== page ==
In the genius of Mr. Wordsworth we see nothing that is either dignified or sprightly; its pervading quality seems heaviness, or rather drowsiness; and its most sublime and preternatural flight appears constantly impeded by a weight, which even the better understanding of his style and subject does not throw off. We know of no writer to whom he is materially indebted for either sentiment or imagery, none with whom he bears any resemblance, and very few by whom he is not completely surpassed, in all the principal requisites that constitute a real poet.
This is owing, in a great measure, to the manner in which he treats his subjects, to his never-failing minuteness, amplification, and disposition to be correct. He has no wing — no enthusiasm — no lofty and imaginary aspirations; he appears perpetually aiming at a height he never is able to reach, and the very awkward efforts he makes to obtain this desideratum, generally place him in the most curious predicament imaginable. Mr. Wordsworth is, nevertheless, a man of sense and genius, and were his supposed poetical labours transformed to prose dissertations, he would be a truly philosophical luminary: at present, however, he is neither a pleasing philosopher, and extremely remote from a tolerable poet.
The gloom that always wraps him round
The dullest eye nay see
Springs from a wish to be profound,
And please posterity;
But every aim to be sublime,
Will never once prevail;
And each attempt in verse and rhyme,
In him is sure to fail!
Indeed, Mr. Wordsworth's muse seems to have no energy but in dullness and laboured nonentities, and he is perpetually aiming at something striking and original, and (miserable fate!) always leaves us in the midst of a smoky and impervious atmosphere.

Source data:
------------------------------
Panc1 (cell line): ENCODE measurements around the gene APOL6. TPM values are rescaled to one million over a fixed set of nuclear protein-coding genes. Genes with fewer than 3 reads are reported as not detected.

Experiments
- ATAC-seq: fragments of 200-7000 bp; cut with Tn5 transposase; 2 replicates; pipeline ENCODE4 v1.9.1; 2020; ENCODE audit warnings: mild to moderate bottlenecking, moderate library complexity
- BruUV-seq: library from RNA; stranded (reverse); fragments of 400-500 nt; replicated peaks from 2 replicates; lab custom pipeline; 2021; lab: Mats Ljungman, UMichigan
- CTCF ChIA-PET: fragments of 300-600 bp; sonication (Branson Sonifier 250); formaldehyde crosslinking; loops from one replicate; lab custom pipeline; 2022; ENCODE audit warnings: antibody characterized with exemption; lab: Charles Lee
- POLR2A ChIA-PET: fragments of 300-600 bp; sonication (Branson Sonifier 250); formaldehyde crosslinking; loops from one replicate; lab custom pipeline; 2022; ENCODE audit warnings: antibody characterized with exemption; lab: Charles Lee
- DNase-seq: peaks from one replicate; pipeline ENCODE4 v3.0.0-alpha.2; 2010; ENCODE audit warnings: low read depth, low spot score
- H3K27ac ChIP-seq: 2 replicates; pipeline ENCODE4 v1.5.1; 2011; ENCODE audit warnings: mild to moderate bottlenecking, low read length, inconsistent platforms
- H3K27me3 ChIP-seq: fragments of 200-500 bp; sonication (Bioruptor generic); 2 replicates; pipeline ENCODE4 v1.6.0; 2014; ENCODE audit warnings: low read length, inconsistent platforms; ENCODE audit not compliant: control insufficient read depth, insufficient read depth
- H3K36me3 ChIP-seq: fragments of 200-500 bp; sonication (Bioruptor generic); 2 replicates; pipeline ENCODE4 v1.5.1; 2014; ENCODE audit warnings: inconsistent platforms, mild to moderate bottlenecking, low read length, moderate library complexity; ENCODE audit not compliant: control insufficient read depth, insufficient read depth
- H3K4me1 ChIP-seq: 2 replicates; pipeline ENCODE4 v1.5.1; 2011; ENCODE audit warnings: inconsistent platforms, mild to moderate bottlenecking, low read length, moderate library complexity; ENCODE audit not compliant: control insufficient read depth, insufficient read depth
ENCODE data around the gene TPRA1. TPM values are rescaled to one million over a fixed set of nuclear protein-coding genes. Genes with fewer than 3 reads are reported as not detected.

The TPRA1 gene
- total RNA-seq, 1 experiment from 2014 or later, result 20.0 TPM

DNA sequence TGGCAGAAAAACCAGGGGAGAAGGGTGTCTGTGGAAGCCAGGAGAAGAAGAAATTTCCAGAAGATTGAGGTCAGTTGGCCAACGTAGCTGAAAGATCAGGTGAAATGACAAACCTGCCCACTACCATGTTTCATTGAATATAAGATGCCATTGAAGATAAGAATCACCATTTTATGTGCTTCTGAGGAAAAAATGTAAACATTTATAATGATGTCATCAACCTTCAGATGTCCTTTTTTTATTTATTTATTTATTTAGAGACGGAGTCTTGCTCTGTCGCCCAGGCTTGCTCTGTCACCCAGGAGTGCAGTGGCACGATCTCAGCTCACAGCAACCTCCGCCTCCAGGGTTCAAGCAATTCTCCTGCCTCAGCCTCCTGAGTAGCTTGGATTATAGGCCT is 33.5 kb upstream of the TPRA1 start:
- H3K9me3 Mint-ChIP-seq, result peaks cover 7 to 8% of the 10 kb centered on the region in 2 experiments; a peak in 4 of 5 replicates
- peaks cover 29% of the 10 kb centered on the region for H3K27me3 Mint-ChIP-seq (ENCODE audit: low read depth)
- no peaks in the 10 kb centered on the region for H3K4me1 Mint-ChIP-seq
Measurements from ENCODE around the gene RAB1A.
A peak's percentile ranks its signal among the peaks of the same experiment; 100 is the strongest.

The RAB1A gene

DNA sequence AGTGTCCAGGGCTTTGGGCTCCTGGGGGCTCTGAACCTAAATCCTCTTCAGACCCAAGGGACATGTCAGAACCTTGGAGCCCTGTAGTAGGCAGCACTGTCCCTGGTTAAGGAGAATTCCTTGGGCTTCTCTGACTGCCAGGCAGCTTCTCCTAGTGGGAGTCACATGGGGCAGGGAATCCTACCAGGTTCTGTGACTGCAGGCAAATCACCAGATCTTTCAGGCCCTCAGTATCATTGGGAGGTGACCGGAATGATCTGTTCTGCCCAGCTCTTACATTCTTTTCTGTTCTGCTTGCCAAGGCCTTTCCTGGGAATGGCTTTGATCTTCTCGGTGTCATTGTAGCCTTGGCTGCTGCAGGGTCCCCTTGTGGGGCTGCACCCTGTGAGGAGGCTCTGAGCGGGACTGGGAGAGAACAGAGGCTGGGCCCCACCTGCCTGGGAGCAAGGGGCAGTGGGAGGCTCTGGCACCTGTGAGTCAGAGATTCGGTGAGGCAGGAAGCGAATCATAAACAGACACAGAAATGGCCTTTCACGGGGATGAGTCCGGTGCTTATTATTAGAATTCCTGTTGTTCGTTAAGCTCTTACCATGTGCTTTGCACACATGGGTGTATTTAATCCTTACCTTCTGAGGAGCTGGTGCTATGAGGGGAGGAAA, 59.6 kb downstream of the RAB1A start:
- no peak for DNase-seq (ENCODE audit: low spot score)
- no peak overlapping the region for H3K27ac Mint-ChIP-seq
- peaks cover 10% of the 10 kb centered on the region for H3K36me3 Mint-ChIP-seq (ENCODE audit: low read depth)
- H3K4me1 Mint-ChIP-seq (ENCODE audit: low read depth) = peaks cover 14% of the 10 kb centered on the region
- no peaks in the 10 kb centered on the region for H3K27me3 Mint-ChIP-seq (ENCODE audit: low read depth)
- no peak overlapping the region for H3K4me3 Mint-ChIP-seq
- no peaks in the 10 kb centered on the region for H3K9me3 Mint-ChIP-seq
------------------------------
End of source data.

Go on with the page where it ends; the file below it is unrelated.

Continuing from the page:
Whilst, however, Wordsworth fails to please us, his friend Mr. Southey lays claim to our attention; not because he is a whit wiser, but because he knows better how to turn his acquirements to account. Mr. Southey, indeed, has nothing mentally lofty about him, he is a bard of the earth and not of the heavens; he has no flight, no intrepidity to reach the stars; he is laborious to little purpose; his finest attempts are futile and unnatural, but he is, nevertheless, frequently pleasing, and always above mediocrity.
The great blemish in the writings of both Southey and Wordsworth is the local affectation which pervades them, the spirit of the Lakes seems always about them, and so fond are these gentlemen of their ruralities, that they seldom fail to convince us of their attachments, and pester us with their fine situations. With all their genius, with all the beautiful scenery by which they are surrounded, to say nothing of their independence and brilliant society, they are alike deficient of genuine poetic excellence, and they are no more able to produce such a poem as Dyer's "Grongar Hill," than we are to span the rainbow!
It was our intention to have made a few extracts from their more voluminous and elaborate publications, but we must forego this design to attend to other matters; and as few would thank us for our industry, we shall pass over avowed dullness, to present our readers with something less objectionable, though, peradventure, not less deficient in genius.